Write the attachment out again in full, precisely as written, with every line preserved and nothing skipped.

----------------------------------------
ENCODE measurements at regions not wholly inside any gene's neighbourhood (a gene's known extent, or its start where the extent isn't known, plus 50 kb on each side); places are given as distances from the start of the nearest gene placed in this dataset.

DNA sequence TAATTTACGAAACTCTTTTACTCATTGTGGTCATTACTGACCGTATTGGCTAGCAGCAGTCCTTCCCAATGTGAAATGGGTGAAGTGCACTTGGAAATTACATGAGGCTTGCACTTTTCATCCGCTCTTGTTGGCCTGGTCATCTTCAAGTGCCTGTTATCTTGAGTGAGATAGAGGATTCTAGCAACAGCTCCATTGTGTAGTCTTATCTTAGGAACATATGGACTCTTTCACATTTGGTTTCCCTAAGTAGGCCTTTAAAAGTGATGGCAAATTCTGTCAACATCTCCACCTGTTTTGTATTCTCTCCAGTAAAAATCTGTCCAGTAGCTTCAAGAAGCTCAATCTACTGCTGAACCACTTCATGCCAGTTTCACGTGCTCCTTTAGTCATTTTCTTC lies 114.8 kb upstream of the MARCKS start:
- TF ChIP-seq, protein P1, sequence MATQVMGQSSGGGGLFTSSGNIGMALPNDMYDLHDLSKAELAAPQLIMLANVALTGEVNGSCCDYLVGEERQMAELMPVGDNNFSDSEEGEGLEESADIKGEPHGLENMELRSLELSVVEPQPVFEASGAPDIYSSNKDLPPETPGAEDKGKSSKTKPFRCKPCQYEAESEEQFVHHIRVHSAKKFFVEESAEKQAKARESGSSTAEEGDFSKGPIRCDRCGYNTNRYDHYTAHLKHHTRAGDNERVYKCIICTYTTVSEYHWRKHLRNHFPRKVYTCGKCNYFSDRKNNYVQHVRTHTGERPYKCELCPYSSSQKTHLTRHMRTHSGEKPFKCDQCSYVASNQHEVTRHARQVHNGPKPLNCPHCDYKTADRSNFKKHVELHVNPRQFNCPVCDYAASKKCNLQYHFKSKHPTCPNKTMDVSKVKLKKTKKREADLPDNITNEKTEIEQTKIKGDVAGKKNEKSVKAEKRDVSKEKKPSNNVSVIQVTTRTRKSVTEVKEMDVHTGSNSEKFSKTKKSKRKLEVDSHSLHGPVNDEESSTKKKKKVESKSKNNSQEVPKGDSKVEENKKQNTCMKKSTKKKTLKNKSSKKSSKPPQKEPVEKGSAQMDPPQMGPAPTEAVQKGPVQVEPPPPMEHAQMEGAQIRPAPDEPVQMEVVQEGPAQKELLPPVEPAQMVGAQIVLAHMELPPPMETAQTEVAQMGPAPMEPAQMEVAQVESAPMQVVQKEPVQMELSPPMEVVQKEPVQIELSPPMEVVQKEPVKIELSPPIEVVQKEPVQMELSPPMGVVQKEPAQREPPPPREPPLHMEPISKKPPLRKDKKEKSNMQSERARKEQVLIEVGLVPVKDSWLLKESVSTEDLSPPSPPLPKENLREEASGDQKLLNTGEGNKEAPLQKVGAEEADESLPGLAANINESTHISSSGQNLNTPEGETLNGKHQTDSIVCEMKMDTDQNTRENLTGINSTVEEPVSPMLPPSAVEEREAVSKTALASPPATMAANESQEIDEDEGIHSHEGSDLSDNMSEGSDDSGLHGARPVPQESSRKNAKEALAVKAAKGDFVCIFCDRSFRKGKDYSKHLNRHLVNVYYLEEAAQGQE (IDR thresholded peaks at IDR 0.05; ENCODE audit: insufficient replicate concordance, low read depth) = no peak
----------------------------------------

ENCODE measurements at regions not wholly inside any gene's neighbourhood (a gene's known extent, or its start where the extent isn't known, plus 50 kb on each side); places are given as distances from the start of the nearest gene placed in this dataset.

DNA sequence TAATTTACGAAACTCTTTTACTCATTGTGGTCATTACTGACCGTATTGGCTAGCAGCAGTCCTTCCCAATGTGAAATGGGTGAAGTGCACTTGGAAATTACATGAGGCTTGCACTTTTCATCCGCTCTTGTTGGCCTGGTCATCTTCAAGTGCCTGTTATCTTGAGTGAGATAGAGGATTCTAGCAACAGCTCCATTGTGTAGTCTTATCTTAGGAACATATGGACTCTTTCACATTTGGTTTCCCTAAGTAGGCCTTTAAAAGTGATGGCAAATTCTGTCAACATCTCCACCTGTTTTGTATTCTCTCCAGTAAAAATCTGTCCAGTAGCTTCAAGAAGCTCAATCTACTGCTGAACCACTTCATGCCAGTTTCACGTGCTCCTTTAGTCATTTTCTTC lies 114.8 kb upstream of the MARCKS start:
- TF ChIP-seq, protein P1, sequence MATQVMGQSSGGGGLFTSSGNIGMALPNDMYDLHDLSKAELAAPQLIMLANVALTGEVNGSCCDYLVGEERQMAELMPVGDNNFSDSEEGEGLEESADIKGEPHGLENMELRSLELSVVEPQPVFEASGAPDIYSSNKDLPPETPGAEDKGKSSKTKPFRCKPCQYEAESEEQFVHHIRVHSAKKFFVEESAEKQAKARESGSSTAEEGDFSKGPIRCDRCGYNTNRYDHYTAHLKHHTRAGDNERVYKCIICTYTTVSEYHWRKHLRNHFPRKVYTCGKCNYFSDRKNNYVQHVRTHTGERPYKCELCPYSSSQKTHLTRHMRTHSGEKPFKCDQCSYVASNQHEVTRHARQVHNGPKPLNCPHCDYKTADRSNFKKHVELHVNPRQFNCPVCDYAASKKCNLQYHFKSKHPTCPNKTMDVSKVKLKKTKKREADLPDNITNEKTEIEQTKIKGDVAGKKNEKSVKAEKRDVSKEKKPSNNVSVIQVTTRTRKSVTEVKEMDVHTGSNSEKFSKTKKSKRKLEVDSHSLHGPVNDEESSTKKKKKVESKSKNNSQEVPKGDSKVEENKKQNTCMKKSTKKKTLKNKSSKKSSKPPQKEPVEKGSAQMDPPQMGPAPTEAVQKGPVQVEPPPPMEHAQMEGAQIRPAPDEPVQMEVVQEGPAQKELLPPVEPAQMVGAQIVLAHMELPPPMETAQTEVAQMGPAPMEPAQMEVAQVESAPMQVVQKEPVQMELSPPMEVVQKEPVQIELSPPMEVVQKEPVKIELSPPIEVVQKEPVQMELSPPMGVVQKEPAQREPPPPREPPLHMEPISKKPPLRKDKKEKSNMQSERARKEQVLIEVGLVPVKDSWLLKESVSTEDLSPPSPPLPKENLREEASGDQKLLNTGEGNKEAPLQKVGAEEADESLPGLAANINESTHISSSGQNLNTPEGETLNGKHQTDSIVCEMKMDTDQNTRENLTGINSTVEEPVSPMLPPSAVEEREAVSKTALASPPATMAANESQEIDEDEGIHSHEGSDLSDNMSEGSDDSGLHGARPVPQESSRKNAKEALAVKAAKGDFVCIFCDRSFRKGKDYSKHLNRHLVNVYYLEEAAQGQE (IDR thresholded peaks at IDR 0.05; ENCODE audit: insufficient replicate concordance, low read depth) = no peak